By Jackson Holtz Herald Writer
Snohomish County traffic deaths in 2009 outpaced statewide statistics.
While state officials were pleased to see a decrease in traffic fatalities statewide, deaths in Snohomish County were about 4 percent above annual averages, according to analysis by the Washington Traffic Safety Commission.
“Any death due to impaired driving is a tragedy,” said Tracy McMillan, manager of Snohomish County’s DUI &Target Zero Traffic Safety Task Force. “We all can do our part by driving safely, reporting unlawful drivers and wearing safety belts.”
Preliminary reports show that 45 people died on Snohomish County roads in 2009, said Kristal Rust, a researcher for the state highway safety group.
The numbers may change as reports are filed with state officials or if people hurt in 2009 crashes die from their injuries, she said.
She said the number of fatal crashes in the county in 2009 that were blamed on drunken driving, excessive speed and distractions also increased.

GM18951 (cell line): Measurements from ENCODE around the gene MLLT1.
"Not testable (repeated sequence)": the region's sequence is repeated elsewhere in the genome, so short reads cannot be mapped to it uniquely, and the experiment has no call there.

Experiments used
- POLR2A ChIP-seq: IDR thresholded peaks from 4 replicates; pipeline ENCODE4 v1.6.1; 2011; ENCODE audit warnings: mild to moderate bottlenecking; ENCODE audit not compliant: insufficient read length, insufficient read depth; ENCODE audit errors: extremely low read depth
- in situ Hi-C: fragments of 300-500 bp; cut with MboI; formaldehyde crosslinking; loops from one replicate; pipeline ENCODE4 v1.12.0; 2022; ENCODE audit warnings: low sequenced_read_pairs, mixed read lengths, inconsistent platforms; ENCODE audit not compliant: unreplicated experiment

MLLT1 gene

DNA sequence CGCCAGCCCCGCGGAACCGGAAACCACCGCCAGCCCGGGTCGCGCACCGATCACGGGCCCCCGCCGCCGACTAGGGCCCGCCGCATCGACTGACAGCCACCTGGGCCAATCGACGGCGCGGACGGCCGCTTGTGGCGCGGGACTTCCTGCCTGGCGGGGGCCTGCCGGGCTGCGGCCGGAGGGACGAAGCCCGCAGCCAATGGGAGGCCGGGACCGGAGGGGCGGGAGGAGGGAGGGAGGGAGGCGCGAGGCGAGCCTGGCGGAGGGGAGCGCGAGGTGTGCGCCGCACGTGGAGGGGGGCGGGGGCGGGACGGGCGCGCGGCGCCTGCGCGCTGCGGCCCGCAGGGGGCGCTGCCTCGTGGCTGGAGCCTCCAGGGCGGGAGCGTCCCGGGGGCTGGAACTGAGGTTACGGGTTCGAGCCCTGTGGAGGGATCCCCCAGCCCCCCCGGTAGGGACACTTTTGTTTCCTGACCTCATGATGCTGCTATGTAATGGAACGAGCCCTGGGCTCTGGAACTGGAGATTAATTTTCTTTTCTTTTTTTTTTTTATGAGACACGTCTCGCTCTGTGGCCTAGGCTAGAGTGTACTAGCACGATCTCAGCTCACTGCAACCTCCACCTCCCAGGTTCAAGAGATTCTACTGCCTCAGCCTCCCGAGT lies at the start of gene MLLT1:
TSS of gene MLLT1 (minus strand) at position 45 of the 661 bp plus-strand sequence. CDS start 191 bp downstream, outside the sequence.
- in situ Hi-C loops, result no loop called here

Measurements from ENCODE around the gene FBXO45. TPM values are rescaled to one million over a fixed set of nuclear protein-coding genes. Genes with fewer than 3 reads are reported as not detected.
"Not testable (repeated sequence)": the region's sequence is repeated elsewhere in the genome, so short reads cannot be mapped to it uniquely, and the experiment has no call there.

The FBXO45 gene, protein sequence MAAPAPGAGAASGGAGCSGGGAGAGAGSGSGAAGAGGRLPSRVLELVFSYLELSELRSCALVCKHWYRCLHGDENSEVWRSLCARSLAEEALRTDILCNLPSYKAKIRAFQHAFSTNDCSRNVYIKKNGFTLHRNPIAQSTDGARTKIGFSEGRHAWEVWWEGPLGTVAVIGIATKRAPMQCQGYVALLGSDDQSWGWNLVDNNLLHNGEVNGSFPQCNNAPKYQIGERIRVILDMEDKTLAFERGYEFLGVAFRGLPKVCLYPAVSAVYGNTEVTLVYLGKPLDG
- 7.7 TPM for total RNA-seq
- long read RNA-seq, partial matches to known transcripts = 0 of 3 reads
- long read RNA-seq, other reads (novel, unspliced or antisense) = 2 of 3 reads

There were fewer fatal crashes in 2009 than the previous year, but more people died. That’s because of several crashes that claimed multiple lives.
The deadliest traffic crash in recent Snohomish County history claimed four lives on Highway 9 near Lake Stevens on Thanksgiving weekend. A Snohomish man pleaded guilty to four counts of vehicular homicide. The man was drunk at the time of the crash, prosecutors said. He is scheduled to be sentenced this month.
Another crash claimed three lives on Aug. 1 near Monroe.
Still, statewide 2009 was the safest year since 1955. There were about 30 fewer highway deaths than the 521 in 2008, officials said.
A person traveling from Wenatchee to Edmonds in 1955 was five times more likely to die on the road than someone making that trip today, statistics show.
The decline in deaths statewide is a result of a combination of factors, including increased law enforcement and safer vehicles and roads, officials said.
Washington State Patrol Chief John Batiste said impaired driving, speed and failure to wear a seat belt were the biggest factors statewide contributing to traffic deaths.
“We will continue to focus on those very risky behaviors,” he said.
Reporter Jackson Holtz: 425-339-3437, email@example.com.